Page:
But for this post let me be thankful for something else, with thoughts spurred on by the great philosophical movie, Two Guns.  We watched it on our TV service, which means about 20% was blipped out, but there is a scene in the middle where the two main characters are sitting in a bar.  Mark Wahlberg gives a speech on "why we fight", and it is for the guy next to you, your colleague and comrade who is with you in the struggle.

So today I am thankful for my Paeds team at Kijabe.  As of this week, we are fully staffed for the first time ever, as Dr. Arianna began work officially on Monday. Four full-time paediatricians, augmented by one short-term and two once-a-week part-timers.  Last week was a doozy, with one person out for a death, another on leave, and several other issues pulling us in multiple directions, as is generally the case. Yet as I walked back and forth on the familiar path to the hospital, juggling critically ill intubated patients with uncertain diagnoses, talking to families who were resistant to care, making hard calls on a baby whom we had resuscitated over and over, the usual, things that could easily drag one down, I was surprisingly unfazed.  I realized with gratefulness that in all these situations and more, I am working with a great team.  We approach patients with the same level of concern and dedication, we have a compatible framework for decision-making.  We pitch in for each other.  We are friends.

This was one of our primary goals coming out of our longterm planning retreat--strengthening team relationship is the essence of staying power.

So a tribute today to the Paeds team, whom I am missing, and the beauty of community in life and work.

Saturday, November 22, 2014

There and back and there again . . .

November somehow became a month on the move.  I (Jennifer) was asked by our Serge leadership back in August to attend a first-ever "Vision Summit" for our mission, an event designed to honor and draw in donors as we clarified our vision and described our work.  A lot of work was invested in making this a professional-quality presentation.  Serge uses three pillars to explain what we do:  Renew, Reach, Restore.  Renew encompasses the Sonship course, Gospel-Centered Life, and the plethora of resources for personal discipleship and Bible study that propel our hearts to come alongside the work of Jesus in the world.  Reach incorporates the extension of this Gospel-focused transformation from the lives of believers to neighbors and friends across cultural barriers all over the world.  And Restore embraces the full-person whole-world nature of the way Jesus is making all things new, including partnering in health care, education, rescue from slavery, job provision, agriculture, training indigenous leadership.

So last week found me on the Florida coast with dozens of supporters, board members, our executive leadership, and a few other missionaries, worshiping together and giving speeches and watching videos that represented these three pillars using examples from Serge work.  I was the "Restore" speaker, and while I loved writing the speech I was pretty nervous about giving it.  I'm told it went OK.

A huge perk for me was that my mom had been invited, so we got to spend several days together at a lovely hotel, and we decided to fly Julia down for two nights so I could catch up with her too.  Julia and I took a beach walk and a bike ride in our free time, and we all enjoyed just talking and eating together.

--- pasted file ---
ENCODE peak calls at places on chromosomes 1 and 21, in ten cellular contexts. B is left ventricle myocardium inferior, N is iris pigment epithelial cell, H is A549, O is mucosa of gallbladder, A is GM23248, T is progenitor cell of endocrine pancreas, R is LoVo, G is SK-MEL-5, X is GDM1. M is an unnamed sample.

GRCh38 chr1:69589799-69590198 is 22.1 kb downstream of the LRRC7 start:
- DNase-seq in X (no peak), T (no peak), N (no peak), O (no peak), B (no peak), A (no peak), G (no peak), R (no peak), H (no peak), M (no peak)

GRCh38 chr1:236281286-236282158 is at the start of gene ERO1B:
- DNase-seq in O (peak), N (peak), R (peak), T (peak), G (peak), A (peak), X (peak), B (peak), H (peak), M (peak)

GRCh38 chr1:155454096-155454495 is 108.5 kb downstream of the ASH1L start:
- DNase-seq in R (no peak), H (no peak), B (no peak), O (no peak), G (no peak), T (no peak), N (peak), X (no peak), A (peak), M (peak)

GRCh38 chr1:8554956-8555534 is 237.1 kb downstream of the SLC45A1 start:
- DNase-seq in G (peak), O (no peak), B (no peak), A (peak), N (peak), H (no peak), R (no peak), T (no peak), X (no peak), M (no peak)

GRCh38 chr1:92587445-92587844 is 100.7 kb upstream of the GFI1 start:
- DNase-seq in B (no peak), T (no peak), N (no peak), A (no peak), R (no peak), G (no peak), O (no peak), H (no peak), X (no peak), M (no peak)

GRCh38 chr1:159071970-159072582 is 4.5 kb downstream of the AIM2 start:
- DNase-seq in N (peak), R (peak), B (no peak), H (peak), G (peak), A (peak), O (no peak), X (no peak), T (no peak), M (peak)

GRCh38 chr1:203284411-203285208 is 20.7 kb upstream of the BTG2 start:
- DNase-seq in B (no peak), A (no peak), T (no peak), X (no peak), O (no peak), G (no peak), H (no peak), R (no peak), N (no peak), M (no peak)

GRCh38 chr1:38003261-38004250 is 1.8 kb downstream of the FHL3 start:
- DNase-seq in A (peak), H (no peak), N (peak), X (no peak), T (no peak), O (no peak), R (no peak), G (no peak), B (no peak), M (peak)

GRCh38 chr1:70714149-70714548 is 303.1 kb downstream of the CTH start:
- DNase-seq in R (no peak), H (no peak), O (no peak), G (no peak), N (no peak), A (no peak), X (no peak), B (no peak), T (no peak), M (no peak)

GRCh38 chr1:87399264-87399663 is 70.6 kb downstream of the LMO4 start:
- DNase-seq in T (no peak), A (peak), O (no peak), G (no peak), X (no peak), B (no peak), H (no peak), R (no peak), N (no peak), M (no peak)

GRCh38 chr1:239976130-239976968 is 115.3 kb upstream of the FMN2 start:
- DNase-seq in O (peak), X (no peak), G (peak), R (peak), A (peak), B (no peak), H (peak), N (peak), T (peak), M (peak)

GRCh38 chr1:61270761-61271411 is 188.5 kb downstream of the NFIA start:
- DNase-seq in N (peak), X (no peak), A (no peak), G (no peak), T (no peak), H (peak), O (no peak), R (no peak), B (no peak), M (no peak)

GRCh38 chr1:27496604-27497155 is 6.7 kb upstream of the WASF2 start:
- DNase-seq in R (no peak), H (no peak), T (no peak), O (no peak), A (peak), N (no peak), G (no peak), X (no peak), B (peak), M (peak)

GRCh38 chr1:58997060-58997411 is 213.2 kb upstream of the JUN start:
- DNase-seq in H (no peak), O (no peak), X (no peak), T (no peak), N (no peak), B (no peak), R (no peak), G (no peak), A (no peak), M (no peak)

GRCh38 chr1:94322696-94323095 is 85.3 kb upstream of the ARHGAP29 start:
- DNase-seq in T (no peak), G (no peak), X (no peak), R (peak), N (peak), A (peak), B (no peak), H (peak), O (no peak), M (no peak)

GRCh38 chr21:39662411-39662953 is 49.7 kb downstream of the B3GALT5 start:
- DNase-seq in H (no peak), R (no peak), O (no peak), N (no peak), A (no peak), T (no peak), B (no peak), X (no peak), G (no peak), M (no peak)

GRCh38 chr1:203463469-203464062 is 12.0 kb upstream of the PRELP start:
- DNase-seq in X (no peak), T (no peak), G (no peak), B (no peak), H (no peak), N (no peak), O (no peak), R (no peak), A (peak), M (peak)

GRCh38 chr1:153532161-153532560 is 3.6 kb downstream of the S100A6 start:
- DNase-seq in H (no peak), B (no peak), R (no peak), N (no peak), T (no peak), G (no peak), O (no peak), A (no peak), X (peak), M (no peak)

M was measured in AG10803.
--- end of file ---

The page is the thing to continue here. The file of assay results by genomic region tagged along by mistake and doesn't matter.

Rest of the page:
I left here on a Monday night after work, arrived Tuesday evening in America, conference prep and rehearsal on Weds, conference Thursday to Sunday.  I flew out of America Sunday afternoon and got back this Monday night and went back to work on Tuesday, facing a week with staffing shortage, a Tues/Thurs call sequence, and a lot to do.  It was what you might call a whirlwind.  So I have to give the testimony that God gave me grace to jump into the time zone and the work both ways.  I have never traveled so easily, and been so quickly functional.  I slept and woke on the right time zone immediately both ways.  It was amazing.  I'm not recommending this but if you have to do it, miracles can happen.

Meanwhile Scott had a birthday in which he delivered four "birthday buddy" babies by C-section then went to a dinner that was hosted by our wonderful Serge team here, held down the fort, taught Sunday School and hosted the boys' football (soccer) team end-of-season pizza-fest all on his own, while working full time.  Jack got the news that he was a National Merit Scholar which I found out when I noticed a card tucked in behind a picture on the mantle . . and continues to work on college apps here and there as the deadlines loom.

But November is not quite over, and another trip starts tonight for me.  This one is in my same time zone, but a couple countries away.  Kijabe Hospital doctors make about four trips/year into this area that is poorly served medically and difficult for outsiders to access. Most of the trips are surgical, but they asked a Pediatrician to join this one.  As this trip came together it became clear that the only one on our team who could possibly go was me.  So tonight I head towards the airport, joining two young Kenyan surgeons.  I'll be teaching all week (family medicine residents and medical students) and seeing patients in a rural hospital.  I'm not quite sure what to expect, and I have to dress extremely conservatively including head scarves, so prayers appreciated.  Renew, Reach, Restore is what we're all about here, and I'd rather do it than talk about it, but I'm nervous.  And pray for Scott and Jack, abandoned once again, with me missing Thanksgiving and the last week of the school term with exams.  Grateful for your partnership . . . Jennifer